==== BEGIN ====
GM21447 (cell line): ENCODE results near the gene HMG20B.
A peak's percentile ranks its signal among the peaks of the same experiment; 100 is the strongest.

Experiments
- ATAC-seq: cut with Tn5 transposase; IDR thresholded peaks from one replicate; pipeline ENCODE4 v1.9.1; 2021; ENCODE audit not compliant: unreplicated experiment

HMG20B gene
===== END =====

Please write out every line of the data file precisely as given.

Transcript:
GM21447 (cell line): ENCODE results near the gene HMG20B.
A peak's percentile ranks its signal among the peaks of the same experiment; 100 is the strongest.

Experiments
- ATAC-seq: cut with Tn5 transposase; IDR thresholded peaks from one replicate; pipeline ENCODE4 v1.9.1; 2021; ENCODE audit not compliant: unreplicated experiment

HMG20B gene